I am a 51 year-old male and am now 1 month post-op, having had a RBHR (Right-side Birmingham Hip Resurfacing) by Dr. Hozack of the Rothman Institute in Northeast Philadelphia. I’d like to share my story on this outstanding website so it can hopefully help others who may be facing the same dilemmas I faced when trying to decide on the surgery.
I am an active adult, love hiking and have always played a lot of basketball (mostly on blacktop) several times a week up until just this past year. I consider myself healthy and in good shape at 5’7” and 145 lbs. Over the last dozen years I noticed that I often had a severe pain in the right hip joint that occurred after playing basketball. The pain showed up after play, not during, and was the worst the morning after play, especially when first planting the leg after getting out of bed. The pain was sharp but fleeting and would cause me to sometimes let my leg “give” to relieve it – mostly out of surprise because of its sudden onset. The pain would then go away after warming-up a bit. I dealt with this for a long time and noticed that it seemed to be gradually getting worse. I also started to notice pain during long hikes – the pain seemed to be located both in the groin area and the outside of the hip – again, not too bad since it would just come and go.
I did not think too much about it until an event happened while playing touch football on Thanksgiving Day. While running, I bent down to pick up a fumble and had what felt like a tear in the hip joint. From that point on I had pain every day and the pain was felt in the groin and all around the hip, sometimes radiating down the leg to below the knee. I went to my primary Doc, who ordered X-rays and was quite surprised that I had moderately severe Osteoarthritis in the right hip (left hip was clean). My Doc told me that my basketball days were probably over. I said that would be fine but I just would like to be able to continue hiking!
My primary Doc referred me to a local Orthopaedic Doc in my area (Lehigh Valley, PA). First step he tried was physical therapy, which after several weeks did not seem to help too much. (I also had been doing core-strengthening exercises beforehand). He then included 200 mg of Celebrex along with the PT. I can’t really say if the Celebrex helped my hip but I did notice that it eliminated my occasional back pain! After a few months with no improvement and actually some worsening of pain, the Ortho Doc recommended a Total Hip Replacement. Since I was familiar with the Hip Resurfacing technique (from a friend who had fantastic success with a bilateral BHR by Dr. DeSmet several years ago in Belgium, and who turned me on to this website), I asked him whether the procedure could be a fit for me. His response was completely negative, to put it nicely. He had no faith in the procedure and I immediately lost faith in him! My search for a resurfacing Doc was on – I wanted someone who was an advocate of the procedure.
I went to see Dr. Mont in Baltimore since he has done well over a thousand of these surgeries, is well-liked by his patients, and is an active contributor to this website. The consultation with Dr. Mont went very well and he was gracious and open – he even gave me his home phone number if I had any burning questions. He thought I’d be an excellent candidate for a BHR. The only issue was that my current Health care plan in work is Keystone Health Plan East and Dr. Mont does not participate in that network. If I wanted Dr. Mont to do the surgery I would have to wait several months until I could change my coverage. I decided not to wait and to try to find a more local surgeon that participates in the KHP-East network. I used this website and found Dr. William Hozack of the Rothman Institute. I posted an inquiry about Dr. Hozack on this website and was able to communicate with a recent patient of his (thanks Brian!) who helped me decide to move forward. I decided to have a consultation visit with Dr. Hozack.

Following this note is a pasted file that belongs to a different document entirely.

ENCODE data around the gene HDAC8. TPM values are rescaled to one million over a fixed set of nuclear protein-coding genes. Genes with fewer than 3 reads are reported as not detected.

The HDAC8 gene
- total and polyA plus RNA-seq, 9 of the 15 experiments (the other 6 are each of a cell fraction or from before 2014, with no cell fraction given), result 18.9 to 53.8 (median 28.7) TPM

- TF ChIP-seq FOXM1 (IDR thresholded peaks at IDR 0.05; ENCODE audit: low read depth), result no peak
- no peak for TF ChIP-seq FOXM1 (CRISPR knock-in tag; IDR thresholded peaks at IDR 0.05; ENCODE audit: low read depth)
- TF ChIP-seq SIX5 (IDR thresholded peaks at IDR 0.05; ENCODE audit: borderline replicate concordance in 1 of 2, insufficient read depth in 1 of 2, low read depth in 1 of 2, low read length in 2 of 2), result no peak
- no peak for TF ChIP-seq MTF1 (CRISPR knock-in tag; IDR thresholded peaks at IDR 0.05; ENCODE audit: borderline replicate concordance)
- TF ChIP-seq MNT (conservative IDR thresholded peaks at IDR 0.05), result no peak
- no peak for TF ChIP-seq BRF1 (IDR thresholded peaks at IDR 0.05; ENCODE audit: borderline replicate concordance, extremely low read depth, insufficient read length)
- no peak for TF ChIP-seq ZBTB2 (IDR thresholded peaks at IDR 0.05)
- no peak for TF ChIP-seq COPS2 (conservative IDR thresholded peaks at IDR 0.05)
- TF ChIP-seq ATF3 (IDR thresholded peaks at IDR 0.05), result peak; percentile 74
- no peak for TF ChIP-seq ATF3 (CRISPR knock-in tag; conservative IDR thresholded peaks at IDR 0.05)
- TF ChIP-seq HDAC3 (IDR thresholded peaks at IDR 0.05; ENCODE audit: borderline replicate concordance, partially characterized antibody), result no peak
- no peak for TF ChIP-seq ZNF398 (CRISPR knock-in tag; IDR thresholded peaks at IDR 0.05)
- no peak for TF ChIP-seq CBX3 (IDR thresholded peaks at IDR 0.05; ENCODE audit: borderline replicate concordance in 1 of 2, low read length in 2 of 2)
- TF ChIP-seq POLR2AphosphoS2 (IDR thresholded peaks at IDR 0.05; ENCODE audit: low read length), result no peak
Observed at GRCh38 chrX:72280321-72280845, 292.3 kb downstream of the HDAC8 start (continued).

Dr. Hozack does a wide range of surgeries and appears to do many more total hips than resurfacings. My impression is that he is more discriminating than some other resurfacing Docs in that he seems to limit the resurfacing candidates to males between 50 and 55 years old (just my impression). He is very busy but took an extra amount of time with me and answered all the questions that I brought to him – he actually sat down with the list I printed-out from this website and wrote-in his answers. I was very impressed with both him and his staff – a very professional, well-run organization. I subsequently found out that several professional sports teams use the Rothman Institute, including the Philadelphia Eagles. Every person I talked to about Dr. Hozack, both his current patients and all staff at both Rothman and Nazareth Hospital (where the surgery was performed), gave him their highest recommendation. I was won over and decided to schedule my surgery as soon as possible.
After being cleared by all the pre-op testing (cardiology, nuclear stress test, etc.) and having set aside a pint of blood with the Red Cross, my surgery was conducted on a Tuesday morning. Doc thought the surgery itself would take ~ 1 hour. (I still don’t exactly know how long it actually took but I’ll find out soon at my 1-month follow-up visit). The anesthesia used was a spinal block (not bad at all – a very fine needle), and a sedative (a morphine-based mixture). I did not wake up at all during the surgery (which I’m told can happen sometimes). I woke up in post-op and my wife and daughter visited briefly. Dr. Hozack had telephoned my wife and explained that everything went smoothly. The incision is 8” long and was closed with 40 staples. Dr. Hozack uses the posterior-lateral approach.
Day 0 – I was brought to my room later that afternoon and was still feeling the effects of the anesthesia – a little bit nauseated but not too bad. I asked for a basin just in case and they gave me something for the nausea. They had me do some mild PT (ankle pumps, etc.) that evening and got me out of bed to sit in a chair. I also walked the hallway with the aid of a walker.